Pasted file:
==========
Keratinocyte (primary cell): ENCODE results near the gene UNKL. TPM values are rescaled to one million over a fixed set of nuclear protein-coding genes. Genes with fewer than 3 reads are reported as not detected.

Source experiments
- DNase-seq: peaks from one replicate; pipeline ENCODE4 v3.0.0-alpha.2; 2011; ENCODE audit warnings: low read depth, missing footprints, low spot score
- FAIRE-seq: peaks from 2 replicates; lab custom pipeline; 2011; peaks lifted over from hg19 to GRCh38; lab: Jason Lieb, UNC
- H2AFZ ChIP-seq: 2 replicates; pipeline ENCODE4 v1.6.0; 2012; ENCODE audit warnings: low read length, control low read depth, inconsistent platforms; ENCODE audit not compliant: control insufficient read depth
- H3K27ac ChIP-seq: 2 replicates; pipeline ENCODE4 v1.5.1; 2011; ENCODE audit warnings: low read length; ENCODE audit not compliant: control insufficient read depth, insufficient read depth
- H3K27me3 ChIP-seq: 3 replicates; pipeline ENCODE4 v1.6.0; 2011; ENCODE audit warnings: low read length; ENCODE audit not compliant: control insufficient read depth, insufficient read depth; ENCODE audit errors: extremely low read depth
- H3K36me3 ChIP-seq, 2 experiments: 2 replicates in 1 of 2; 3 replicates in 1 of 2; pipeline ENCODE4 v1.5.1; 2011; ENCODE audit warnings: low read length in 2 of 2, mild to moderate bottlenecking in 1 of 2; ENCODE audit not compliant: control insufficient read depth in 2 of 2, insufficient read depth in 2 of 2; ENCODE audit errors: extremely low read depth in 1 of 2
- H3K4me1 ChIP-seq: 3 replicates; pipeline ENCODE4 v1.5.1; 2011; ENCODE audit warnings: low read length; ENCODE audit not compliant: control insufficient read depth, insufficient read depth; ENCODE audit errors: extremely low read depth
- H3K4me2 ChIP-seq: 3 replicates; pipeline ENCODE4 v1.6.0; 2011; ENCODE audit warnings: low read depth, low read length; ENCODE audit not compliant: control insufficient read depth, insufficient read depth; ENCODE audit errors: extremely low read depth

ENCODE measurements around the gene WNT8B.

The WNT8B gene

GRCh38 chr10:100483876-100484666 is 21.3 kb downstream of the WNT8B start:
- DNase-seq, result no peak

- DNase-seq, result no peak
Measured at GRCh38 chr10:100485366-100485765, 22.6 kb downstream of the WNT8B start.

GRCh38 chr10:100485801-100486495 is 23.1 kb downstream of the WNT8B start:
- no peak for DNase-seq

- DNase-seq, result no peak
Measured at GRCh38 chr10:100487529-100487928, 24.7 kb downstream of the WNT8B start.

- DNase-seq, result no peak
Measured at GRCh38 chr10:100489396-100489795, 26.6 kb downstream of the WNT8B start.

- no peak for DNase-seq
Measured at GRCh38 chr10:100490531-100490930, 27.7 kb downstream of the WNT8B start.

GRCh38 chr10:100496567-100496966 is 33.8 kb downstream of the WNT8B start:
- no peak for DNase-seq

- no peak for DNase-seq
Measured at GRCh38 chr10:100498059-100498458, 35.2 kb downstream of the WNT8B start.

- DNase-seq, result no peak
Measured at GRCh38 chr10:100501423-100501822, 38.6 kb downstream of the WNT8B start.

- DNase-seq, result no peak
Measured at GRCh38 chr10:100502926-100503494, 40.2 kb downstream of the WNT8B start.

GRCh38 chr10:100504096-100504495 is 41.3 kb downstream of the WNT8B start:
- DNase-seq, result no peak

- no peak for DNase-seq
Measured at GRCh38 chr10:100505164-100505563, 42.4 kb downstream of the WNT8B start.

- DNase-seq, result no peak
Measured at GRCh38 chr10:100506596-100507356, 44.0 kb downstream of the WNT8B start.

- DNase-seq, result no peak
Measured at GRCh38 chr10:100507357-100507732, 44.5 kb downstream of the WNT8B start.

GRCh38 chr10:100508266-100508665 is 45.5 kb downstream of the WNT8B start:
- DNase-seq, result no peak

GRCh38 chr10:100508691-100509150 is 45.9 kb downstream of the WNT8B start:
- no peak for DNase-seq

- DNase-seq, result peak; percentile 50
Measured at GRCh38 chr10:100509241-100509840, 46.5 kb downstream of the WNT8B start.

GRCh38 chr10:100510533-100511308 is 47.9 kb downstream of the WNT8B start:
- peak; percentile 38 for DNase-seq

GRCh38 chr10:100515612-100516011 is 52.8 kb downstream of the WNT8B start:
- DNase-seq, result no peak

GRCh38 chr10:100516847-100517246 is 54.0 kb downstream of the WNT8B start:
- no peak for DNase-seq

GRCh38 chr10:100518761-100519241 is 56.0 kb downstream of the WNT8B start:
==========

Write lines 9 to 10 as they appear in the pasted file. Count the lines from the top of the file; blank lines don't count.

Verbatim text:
- H3K4me1 ChIP-seq: 3 replicates; pipeline ENCODE4 v1.5.1; 2011; ENCODE audit warnings: low read length; ENCODE audit not compliant: control insufficient read depth, insufficient read depth; ENCODE audit errors: extremely low read depth
- H3K4me2 ChIP-seq: 3 replicates; pipeline ENCODE4 v1.6.0; 2011; ENCODE audit warnings: low read depth, low read length; ENCODE audit not compliant: control insufficient read depth, insufficient read depth; ENCODE audit errors: extremely low read depth